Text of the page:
## Oban Numbers

### October 1, 2010

We need a function that converts numbers to words. Scheme doesn’t provide one, so we write our own:

`(define (num->words n)`

(letrec ((ones '("" "one" "two" "three" "four" "five" "six"

"seven" "eight" "nine" "ten" "eleven" "twelve"

"thirteen" "fourteen" "fifteen" "sixteen"

"seventeen" "eighteen" "nineteen"))

(tens '("" "" "twenty" "thirty" "forty" "fifty"

"sixty" "seventy" "eighty" "ninety"))

(groups '("" "thousand" "million" "billion" "trillion"

"quadrillion" "quintillion" "sextillion"

"septillion" "octillion" "nonillion" "decillion"

"undecillion" "duodecillion" "tredecillion"

"quattuordecillion" "quindecillion" "sexdecillion"

"septendecillion" "octodecillion" "novemdecillion"

"vigintillion"))

(nnn->words (lambda (n) ; three-digit numbers

(cond ((<= 100 n)

(string-append

(list-ref ones (quotient n 100))

" hundred"

(if (positive? (modulo n 100)) " " "")

(nnn->words (modulo n 100))))

((<= 20 n)

(string-append

(list-ref tens (quotient n 10))

(if (zero? (modulo n 10)) ""

(string-append "-" (list-ref ones (modulo n 10))))))

(else (list-ref ones n))))))

(cond ((negative? n) (string-append "negative " (num->words (- n))))

((<= #e1e66 n) (error 'num->words "out of range"))

((zero? n) "zero")

((< n 1000) (nnn->words n))

(else (let loop ((n n) (groups groups))

(let ((prev (quotient n 1000))

(group (modulo n 1000)))

(string-append

(if (zero? prev) ""

(loop prev (cdr groups)))

(if (zero? group) ""

(string-append

(if (positive? prev) " " "")

(nnn->words group)

(if (string=? "" (car groups)) ""

(string-append " " (car groups))))))))))))

With that, it’s easy. There are 454 oban numbers between zero and one thousand. There can be no other oban numbers, since any larger numbers include either the word “thousand” or the suffix “illion” in their spelling (Sloane’s A008521):

`(for-each`

(lambda (n) (display n) (newline))

(list-of n (n range 1000) (not (string-index #\o (num->words n)))))

We used list comprehensions and string-index from the Standard Prelude. You can run the program at http://programmingpraxis.codepad.org/pN3VLfJP.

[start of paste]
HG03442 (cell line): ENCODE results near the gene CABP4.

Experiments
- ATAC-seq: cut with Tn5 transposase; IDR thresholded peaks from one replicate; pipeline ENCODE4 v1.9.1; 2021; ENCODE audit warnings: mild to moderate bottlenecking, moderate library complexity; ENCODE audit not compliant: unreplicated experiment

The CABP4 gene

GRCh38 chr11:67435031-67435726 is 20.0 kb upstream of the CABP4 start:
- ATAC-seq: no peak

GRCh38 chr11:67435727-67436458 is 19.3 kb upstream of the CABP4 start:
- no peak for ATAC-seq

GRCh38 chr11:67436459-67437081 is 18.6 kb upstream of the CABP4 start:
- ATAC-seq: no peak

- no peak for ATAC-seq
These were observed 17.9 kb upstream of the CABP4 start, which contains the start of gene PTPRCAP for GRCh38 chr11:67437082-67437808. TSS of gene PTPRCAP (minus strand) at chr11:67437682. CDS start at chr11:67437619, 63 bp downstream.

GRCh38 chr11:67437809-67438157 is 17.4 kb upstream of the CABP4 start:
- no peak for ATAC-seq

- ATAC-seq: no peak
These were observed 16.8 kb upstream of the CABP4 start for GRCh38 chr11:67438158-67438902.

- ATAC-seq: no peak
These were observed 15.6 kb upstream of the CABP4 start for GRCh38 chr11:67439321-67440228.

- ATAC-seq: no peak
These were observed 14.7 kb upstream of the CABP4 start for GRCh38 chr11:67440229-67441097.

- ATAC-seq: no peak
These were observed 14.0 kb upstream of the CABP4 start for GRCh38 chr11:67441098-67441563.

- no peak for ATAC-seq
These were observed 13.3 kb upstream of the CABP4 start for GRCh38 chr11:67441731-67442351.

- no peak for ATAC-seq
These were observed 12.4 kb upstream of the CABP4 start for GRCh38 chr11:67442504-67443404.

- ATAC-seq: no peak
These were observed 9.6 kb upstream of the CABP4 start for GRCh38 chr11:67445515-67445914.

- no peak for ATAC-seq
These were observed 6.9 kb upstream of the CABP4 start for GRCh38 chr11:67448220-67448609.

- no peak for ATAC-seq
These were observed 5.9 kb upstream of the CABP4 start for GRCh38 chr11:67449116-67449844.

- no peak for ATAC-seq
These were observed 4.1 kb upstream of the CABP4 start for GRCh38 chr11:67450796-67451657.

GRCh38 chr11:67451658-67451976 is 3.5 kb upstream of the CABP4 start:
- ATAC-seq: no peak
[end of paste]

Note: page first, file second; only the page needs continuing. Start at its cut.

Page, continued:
Pages: 1 2

[…] Praxis – Oban Numbers By Remco Niemeijer In today’s Programming Praxis exercise, our task is to print a list of all Oban numbers (numbers that […]

My Haskell solution (see http://bonsaicode.wordpress.com/2010/10/01/programming-praxis-oban-numbers/ for a version with comments):

Whoops. Accidentally duplicated the tens definition. Here’s the correct version:

— We don’t really need to spell them out, do we?

obanNumbers = filter (mkOban . show) [1..]

mkOban :: String -> Bool

mkOban [] = True

mkOban [‘1’,_] = True

mkOban (‘1’:_) = False

mkOban (‘2’:_) = False

mkOban (‘4’:_) = False

mkOban (x:xs) = mkOban xs

Sam, I don’t think your version would print 11 or 12, which are oban numbers. I’m not sure, because I don’t read Haskell, though.

Here’s my Python version. It came out very similar to Remco’s version.

def int2str(num):

to_20 = [”, ‘one’, ‘two’, ‘three’, ‘four’, ‘five’, ‘six’, ‘seven’, ‘eight’,

‘nine’, ‘ten’, ‘eleven’, ‘twelve’, ‘thirteen’, ‘fourteen’,

‘fifteen’, ‘sixteen’, ‘seventeen’, ‘eighteen’, ‘nineteen’]

tens = [”, ”, ‘twenty’, ‘thirty’, ‘forty’, ‘fifty’, ‘sixty’, ‘seventy’,

‘eighty’, ‘ninety’]

if num < 20:

return to_20[num]

if num < 100:

return tens[num // 10] + ' ' + to_20[num % 10]

else:

return to_20[num // 100] + ' hundred ' + int2str(num % 100)

def oban():

return [i for i in range(1000) if int2str(i).find('o') == -1]

print oban()

Similarly, mine in F#